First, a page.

GWEN IFILL: President Obama and Mitt Romney focused on key battleground states again today, each hoping to recover or to rebound.
With four weeks to Election Day, the presidential campaign has kicked into high gear after last week's debate dramatically shifted momentum, as, in almost every poll, Gov. Romney is now statistically tied with or leading President Obama.
For Mitt Romney, the challenge is to keep the wind at his back. At a rain-soaked rally in Virginia last night, he spoke of his renewed optimism.
MITT ROMNEY (R): People wonder why it is I'm so confident we're going to win. I'm confident because I see you here on a day like this. This is unbelievable. Thank you so much.
(CHEERING AND APPLAUSE)
GWEN IFILL: And in Iowa today, the governor departed from his usual stump speech to tell a more personal story of an encounter at a Christmas party a few years ago.
MITT ROMNEY: One of them was a guy actually from my home state of Massachusetts, and a relatively young guy compared to me. And he was a former Navy SEAL. He was living in San Diego, and learned about him. He talked about his life.
He told me that he keeps going back in the Middle East. He cares very deeply about the people there. He had served in the military there, went back from time to time to offer security services and so forth to people there.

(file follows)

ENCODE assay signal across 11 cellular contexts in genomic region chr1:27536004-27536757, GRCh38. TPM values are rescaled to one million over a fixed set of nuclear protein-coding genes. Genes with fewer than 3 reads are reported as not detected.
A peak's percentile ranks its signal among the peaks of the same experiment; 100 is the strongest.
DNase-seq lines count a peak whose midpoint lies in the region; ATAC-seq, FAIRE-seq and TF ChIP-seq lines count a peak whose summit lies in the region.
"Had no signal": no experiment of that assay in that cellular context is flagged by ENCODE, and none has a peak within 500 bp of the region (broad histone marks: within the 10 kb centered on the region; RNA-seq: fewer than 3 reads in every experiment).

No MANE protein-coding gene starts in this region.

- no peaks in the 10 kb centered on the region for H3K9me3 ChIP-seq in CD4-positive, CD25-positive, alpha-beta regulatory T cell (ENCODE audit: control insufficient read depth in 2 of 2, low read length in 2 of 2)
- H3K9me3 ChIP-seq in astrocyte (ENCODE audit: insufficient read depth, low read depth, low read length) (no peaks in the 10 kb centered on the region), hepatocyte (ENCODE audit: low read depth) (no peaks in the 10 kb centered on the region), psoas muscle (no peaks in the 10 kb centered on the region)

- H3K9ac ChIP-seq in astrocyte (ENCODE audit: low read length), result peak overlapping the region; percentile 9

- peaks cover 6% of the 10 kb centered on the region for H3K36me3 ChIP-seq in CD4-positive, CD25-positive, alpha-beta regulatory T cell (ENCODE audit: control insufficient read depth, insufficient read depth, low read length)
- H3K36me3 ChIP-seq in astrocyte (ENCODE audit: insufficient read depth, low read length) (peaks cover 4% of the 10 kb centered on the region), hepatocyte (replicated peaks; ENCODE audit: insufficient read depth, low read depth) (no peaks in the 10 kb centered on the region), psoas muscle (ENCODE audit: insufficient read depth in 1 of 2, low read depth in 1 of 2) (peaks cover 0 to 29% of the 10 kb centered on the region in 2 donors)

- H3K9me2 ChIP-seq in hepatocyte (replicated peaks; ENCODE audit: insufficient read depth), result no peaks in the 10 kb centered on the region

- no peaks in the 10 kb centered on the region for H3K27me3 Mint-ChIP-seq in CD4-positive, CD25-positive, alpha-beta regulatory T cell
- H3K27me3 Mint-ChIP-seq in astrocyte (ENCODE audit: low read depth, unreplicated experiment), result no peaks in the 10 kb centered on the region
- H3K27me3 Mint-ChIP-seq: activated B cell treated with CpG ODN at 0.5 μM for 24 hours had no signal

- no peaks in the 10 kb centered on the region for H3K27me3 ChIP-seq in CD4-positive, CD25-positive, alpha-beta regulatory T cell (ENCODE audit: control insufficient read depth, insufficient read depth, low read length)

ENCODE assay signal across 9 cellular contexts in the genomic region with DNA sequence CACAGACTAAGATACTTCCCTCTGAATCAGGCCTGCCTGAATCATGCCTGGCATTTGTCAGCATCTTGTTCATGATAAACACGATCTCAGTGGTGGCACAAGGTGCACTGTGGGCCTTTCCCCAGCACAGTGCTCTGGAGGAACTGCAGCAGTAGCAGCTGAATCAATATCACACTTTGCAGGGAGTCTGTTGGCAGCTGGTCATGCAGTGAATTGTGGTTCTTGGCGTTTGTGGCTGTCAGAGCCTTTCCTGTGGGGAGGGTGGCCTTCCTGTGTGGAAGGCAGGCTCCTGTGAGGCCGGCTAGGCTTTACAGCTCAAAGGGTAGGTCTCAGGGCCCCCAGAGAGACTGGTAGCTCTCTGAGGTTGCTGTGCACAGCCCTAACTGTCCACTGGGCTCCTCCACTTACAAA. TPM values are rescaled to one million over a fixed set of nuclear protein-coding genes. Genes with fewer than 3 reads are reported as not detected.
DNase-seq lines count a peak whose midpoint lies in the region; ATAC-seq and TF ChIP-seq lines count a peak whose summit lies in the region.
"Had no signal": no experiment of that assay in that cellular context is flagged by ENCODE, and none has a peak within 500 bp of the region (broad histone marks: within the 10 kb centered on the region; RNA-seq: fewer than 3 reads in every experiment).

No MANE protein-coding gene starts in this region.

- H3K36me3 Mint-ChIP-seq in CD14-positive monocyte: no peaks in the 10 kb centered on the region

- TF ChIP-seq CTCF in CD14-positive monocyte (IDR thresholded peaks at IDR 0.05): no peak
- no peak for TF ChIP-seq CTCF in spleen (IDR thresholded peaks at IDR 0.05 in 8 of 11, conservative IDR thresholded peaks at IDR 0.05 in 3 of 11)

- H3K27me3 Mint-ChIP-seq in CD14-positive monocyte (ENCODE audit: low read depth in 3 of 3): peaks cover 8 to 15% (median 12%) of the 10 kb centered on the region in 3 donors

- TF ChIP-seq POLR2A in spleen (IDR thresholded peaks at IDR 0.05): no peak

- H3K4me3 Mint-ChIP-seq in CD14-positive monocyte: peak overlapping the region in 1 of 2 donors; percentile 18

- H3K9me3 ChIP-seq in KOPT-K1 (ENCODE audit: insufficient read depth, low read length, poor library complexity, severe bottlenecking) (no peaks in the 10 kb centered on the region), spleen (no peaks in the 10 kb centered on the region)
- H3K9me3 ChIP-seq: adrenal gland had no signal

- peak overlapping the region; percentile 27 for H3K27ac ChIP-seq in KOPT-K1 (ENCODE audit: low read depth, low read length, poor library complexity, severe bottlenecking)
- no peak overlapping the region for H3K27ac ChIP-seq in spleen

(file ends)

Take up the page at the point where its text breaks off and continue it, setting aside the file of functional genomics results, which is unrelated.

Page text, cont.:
You can imagine how I felt when I found out that he was one of the two former Navy SEALs killed in Benghazi on September 11.
GWEN IFILL: Following his battleground map, Romney traveled to must-win Ohio. That's where President Obama was today, campaigning at OhioStateUniversity on the last day Buckeyes can register to vote.
President Obama has seen his previous lead in the polls almost evaporate and is on the offense after a lackluster debate performance last week. He admitted as much at a fundraiser last night in San Francisco.
PRESIDENT BARACK OBAMA: After the debate, I had a bunch of folks come to me: Don't be so polite. Don't be so nice.
(CHEERING AND APPLAUSE)
BARACK OBAMA: But I want everybody to understand something. What was being presented wasn't leadership. That's salesmanship.
Gov. Romney's plan is to let Wall Street run wild again, but he's going to bring the hammer down on Sesame Street.
GWEN IFILL: The Obama campaign sought to exploit the Sesame Street reference today with a new television ad.
NARRATOR: Mitt Romney knows it's not Wall Street you have to worry about. It's Sesame Street.
MITT ROMNEY: I'm going to stop the subsidy to PBS.
NARRATOR: Mitt Romney taking on our enemies, no matter where they nest.
GWEN IFILL: Sesame Street Workshop asked the Obama campaign to pull the ad down.
As Paul Ryan and Joe Biden prepare to meet in their lone vice presidential debate later this week, the presidential candidates will continue to narrow their focus with a Romney swing through Ohio and a presidential visit to Florida.